George Bernard Shaw is reputed to have described a sick man as “being unable to think of anything but his ailment”. The general malaise and depression that swamps much of our news, both regionally and from around the world, is reminiscent of Shaw’s sick man. Get too close to a problem and you can’t see beyond it.
Our organisations and businesses are being driven by a management obsessed with ‘looking in the rear view mirror’. Think about it! What goes on in meetings in organisations and businesses, day in day out? How much of the focus is on what has been going wrong, and why? How much time is devoted to looking at trends, and graphs, and budget forecasts based on productivity over the last month, quarter or year? How much of the employee performance appraisal is devoted to the fine detail of relative value and contribution of people over the past quarter or year, and not about the development, potential and possibilities in the future?
When managers are obsessed by the problems of the here and now, the next decision, the next quarterly review, the next appraisal or the next monthly operational review data pack (… please save us from the dreaded review pack !!), then they are focused on the ailment.
Where is the vision in all of this? Where are we going? Stop looking in the rear-view mirror and covering your back. Leaders and visionaries seek new horizons. They drive with purpose, with eyes scanning beyond the car windshield and out onto the road that extends into the horizon.
Never mind asking, “What’s the next step we need to take to achieve success?”
What form will success take for you and your business? And, how will you know you are being successful? What’s possible?
Dare to dream, and dream big. The irony of our brains is that, at one and the same time, they are remarkably sophisticated interconnected wonders of nature, and rudimentary biological organs, with neurons that fire in similar ways whether the experience is real or imagined. We can take advantage of this fact, by ‘fooling’ the brain with dreams and visions. The more elaborate and ‘real’ we make our dreams, the more connections and neural pathways we create. The more we rehearse the dream, the more chance of it becoming a reality. The more times we have lived the dream in our heads, the more prepared we are to face the challenges and take the opportunities that arise when we eventually get to live the dream for real.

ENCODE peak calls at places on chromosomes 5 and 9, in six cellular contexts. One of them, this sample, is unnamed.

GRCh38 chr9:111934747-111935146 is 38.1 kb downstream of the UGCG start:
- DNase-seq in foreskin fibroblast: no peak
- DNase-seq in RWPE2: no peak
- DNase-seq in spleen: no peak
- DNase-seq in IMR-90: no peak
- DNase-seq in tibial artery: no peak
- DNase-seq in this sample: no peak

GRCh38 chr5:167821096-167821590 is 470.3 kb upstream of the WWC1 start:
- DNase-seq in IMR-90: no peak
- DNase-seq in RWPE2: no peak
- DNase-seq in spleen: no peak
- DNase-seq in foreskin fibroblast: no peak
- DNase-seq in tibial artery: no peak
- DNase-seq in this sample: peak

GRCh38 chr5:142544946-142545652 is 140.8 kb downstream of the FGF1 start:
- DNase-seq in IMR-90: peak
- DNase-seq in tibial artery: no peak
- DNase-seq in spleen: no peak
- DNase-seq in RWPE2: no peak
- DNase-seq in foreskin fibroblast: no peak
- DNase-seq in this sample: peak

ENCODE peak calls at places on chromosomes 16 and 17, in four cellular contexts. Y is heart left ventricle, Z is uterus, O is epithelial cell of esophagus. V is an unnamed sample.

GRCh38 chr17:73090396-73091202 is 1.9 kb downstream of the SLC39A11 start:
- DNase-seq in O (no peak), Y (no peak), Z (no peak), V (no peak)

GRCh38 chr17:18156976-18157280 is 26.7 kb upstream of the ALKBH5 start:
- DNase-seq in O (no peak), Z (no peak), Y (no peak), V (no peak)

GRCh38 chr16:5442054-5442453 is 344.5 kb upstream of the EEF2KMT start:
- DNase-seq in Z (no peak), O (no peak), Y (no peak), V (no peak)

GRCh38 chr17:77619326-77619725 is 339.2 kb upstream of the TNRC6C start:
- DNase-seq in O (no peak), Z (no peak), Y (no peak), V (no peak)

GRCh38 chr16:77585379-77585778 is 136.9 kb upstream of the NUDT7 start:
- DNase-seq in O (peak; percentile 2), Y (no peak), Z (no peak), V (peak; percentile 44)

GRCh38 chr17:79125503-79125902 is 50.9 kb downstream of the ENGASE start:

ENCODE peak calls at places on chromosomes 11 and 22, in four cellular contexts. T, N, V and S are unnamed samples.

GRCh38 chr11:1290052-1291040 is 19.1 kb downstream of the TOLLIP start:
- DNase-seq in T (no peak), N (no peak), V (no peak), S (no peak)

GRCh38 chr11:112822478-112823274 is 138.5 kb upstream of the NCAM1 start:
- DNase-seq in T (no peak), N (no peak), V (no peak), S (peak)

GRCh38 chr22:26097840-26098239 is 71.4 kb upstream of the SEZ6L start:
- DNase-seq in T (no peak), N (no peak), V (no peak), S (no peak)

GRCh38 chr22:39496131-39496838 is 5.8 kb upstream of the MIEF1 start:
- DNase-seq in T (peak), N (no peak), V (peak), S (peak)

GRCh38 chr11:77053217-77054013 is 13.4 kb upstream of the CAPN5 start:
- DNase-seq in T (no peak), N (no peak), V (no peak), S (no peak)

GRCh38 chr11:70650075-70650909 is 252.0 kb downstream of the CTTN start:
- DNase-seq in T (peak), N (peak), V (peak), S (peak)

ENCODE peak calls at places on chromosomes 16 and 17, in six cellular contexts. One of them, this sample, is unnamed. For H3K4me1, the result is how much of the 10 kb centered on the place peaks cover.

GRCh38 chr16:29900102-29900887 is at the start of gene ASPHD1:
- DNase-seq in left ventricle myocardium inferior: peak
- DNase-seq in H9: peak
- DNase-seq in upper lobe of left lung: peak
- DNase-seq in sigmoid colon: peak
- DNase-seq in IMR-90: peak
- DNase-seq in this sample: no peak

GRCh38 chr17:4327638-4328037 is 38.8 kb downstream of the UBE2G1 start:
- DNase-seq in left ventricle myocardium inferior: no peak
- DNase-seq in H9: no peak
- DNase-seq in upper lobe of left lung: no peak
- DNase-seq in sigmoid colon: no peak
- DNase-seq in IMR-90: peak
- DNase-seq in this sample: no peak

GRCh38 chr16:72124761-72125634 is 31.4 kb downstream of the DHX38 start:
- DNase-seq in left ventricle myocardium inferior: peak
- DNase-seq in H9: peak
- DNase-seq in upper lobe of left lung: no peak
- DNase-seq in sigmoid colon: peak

Sports people know this phenomenon well. They use positive visualisation techniques alongside their physical training regimes to help them prepare for peak performance, and be ready to perform when it really matters. Football players cannot reproduce in training the intensity of taking the vital kick in a penalty shoot-out in a World Cup Final. However, by visioning, they can play the scene over in their head hundreds of times, and actually create physical changes in their brains. As a result, they possess the neural ‘experience’ to go along with their football skills that allows them to hold their nerve, blank out the crowd, and do exactly what they have done a hundred times before in their heads.
Muhammad Ali described this best, when he said, “The fight is won or lost far away from witnesses – behind the lines, in the gym, and out there on the road, long before I dance under those lights”.
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Loved the line ~ Dare to dream and dream big! As a new but always optimistic sexagenarian I couldn’t agree more! Nice one Louis!
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Reblogged this on Gyro Consulting Services and commented:
In the week of the great Muhammad Ali’s sad death, I felt it appropriate to repost this article in his honour. He has been a remarkable inspiration for so many for so long. His impact will be felt for many years, and his legendary status will grow with time. His appeal transcends boxing and sport, it has no geographical boundaries, and he is instantly recognisable even by children too young to have known him in his prime. He will go on ‘Dancing Under Those Lights’.